According to the rules of the PSLF, a public service institution is a government organization at any level, a 501(c)(3) organization, or other not-for-profits providing qualified public service. The two obvious employment candidates for ASHA members are hospitals and schools, as long as they aren’t a for-profit version. While those two are the most abundant options, they aren’t the only ones. Don’t be afraid to get a little wild! For example, if you’re an SLP here in the Phoenix area, working for Arizona Autism United completely qualifies, given the organization’s 501(c)(3) status.

Tip: Look up your employer at 501c3lookup.org

To qualify as full-time under PSLF, you need to average 30 hours a week or meet your employer’s definition of full-time, whichever is greater. If you work for a school, your contract for the school year is considered full-time even though you’re not technically working the full year.

Tip: You don’t need to average 30 hours with a single employer! If you are a PRN employee for 20hrs/week at one hospital and 15hrs/week at another, that should qualify.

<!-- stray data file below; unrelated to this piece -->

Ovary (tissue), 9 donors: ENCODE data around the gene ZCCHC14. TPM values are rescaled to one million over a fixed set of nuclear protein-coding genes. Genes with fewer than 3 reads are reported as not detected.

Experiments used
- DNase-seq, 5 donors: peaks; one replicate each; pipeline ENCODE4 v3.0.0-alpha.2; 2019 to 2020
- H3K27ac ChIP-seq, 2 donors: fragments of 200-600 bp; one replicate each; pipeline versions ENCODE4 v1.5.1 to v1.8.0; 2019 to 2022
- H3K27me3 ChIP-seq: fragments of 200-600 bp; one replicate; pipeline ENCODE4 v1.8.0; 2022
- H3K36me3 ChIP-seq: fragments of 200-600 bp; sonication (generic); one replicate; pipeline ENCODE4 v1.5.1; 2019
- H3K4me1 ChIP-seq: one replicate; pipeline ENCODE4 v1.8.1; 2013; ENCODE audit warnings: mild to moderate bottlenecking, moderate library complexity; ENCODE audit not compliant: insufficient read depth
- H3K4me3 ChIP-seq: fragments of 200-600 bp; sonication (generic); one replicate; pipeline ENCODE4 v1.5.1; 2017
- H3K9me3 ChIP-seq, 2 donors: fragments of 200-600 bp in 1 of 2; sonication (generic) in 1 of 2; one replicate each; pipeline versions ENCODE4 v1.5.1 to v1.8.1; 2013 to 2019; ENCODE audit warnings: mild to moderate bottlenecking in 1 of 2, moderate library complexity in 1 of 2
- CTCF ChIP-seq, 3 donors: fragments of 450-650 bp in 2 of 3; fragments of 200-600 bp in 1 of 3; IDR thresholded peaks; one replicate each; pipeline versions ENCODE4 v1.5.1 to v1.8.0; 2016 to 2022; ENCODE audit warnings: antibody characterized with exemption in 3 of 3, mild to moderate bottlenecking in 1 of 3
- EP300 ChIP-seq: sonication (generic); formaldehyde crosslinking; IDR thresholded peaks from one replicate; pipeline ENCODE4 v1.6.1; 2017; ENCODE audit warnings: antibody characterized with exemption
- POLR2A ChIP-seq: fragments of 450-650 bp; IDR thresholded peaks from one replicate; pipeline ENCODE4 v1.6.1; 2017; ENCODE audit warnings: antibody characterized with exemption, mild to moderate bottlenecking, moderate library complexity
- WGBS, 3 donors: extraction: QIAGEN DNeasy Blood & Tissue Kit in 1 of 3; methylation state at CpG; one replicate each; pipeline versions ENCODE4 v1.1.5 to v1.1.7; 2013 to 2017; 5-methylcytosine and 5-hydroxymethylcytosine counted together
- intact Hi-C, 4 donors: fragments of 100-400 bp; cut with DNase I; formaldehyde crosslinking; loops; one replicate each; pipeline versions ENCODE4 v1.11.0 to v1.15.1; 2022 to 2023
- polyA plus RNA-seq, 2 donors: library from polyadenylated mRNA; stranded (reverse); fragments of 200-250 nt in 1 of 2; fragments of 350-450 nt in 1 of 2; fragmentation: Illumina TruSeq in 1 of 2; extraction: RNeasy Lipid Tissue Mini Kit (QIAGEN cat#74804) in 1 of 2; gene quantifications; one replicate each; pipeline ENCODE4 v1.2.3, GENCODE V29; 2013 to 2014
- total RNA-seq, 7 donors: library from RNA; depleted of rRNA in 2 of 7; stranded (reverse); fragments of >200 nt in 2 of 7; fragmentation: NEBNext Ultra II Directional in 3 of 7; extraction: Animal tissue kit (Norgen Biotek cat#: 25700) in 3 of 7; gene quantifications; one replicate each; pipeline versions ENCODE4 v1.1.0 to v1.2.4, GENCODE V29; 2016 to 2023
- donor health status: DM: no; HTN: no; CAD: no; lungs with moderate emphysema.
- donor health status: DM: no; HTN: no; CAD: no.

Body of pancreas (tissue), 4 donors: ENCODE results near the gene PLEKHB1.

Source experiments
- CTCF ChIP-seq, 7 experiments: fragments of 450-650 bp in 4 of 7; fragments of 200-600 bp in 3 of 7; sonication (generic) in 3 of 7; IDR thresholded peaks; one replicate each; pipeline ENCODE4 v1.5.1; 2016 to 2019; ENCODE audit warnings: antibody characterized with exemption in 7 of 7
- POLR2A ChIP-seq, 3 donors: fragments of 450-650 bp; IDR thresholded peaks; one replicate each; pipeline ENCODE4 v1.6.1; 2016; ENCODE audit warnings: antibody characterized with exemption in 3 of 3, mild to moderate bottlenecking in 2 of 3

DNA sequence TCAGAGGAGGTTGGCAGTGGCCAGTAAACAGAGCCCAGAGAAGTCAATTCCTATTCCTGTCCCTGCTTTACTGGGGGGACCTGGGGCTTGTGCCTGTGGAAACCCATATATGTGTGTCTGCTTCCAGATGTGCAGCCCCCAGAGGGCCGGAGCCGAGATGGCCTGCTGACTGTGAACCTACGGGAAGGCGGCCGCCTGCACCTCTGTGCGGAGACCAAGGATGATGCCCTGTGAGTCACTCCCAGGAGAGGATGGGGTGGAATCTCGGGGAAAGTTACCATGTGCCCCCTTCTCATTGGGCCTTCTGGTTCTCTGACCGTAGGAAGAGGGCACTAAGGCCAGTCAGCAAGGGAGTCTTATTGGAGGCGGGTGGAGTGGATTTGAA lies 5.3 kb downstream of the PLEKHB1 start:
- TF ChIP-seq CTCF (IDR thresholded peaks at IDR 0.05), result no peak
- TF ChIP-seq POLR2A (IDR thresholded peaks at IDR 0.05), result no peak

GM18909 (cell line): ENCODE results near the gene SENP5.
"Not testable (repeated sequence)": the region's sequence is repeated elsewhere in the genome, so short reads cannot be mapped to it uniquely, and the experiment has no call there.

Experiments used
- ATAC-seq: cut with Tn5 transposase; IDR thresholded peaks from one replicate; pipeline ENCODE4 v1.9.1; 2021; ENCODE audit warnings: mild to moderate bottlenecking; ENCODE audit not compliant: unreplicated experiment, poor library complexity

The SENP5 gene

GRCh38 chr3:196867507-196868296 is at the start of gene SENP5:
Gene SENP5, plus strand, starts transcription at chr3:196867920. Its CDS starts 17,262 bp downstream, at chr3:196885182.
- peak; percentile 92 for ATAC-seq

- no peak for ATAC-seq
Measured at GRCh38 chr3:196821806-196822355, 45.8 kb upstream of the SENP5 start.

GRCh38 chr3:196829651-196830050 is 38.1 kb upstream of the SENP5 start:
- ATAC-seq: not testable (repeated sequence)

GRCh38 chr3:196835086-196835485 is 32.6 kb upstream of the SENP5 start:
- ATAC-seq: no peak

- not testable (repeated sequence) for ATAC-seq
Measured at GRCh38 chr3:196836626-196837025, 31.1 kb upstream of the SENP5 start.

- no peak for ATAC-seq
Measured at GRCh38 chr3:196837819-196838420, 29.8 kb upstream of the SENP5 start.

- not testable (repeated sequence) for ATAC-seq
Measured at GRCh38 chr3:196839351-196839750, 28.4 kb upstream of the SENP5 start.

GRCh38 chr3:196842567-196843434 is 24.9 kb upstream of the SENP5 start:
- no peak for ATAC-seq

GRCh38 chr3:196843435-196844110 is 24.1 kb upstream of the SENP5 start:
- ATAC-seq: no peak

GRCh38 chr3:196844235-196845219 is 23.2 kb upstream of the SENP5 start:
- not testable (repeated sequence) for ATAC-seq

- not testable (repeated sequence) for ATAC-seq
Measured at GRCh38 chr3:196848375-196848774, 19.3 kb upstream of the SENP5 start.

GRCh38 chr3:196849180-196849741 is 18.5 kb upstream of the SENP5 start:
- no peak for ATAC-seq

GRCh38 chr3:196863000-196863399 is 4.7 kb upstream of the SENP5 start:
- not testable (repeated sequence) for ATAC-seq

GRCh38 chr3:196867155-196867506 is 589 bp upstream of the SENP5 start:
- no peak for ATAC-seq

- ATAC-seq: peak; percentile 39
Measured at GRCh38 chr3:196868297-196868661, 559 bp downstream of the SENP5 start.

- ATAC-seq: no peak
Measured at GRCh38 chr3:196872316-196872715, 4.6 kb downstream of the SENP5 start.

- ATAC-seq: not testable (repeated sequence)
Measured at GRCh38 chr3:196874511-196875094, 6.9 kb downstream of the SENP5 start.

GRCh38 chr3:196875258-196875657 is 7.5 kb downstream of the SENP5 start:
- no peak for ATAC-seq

Loan type:

Only loans under the Direct Loan program qualify. Those loans are:

  • Direct Unsubsidized
  • Direct Subsidized
  • Direct Plus
  • Direct Consolidated

These loans do not qualify:

  • Loans made under the Federal Family Education Loan (FFEL) Program
  • Federal Perkins
  • Private loans

Tip: Loophole! You can make FFEL and Perkins loans eligible by consolidating them into a Direct Consolidated loan. Be very careful, though; consolidating loans can have unintended consequences.

Student Loan Repayment Looms for New Clinicians

IDEA Technical Changes May Affect Loan-Forgiveness Programs for School-Based SLPs

Website Helps Borrowers Navigate Student Loan Repayment Options

Repayment plan:

Payments must be made after October 2007, plus fall under one of the income-driven plans to qualify, and leave a possible balance for forgiveness. This leaves you with five options. Each has its own wonky requirements detailed on this student loan cheat sheat.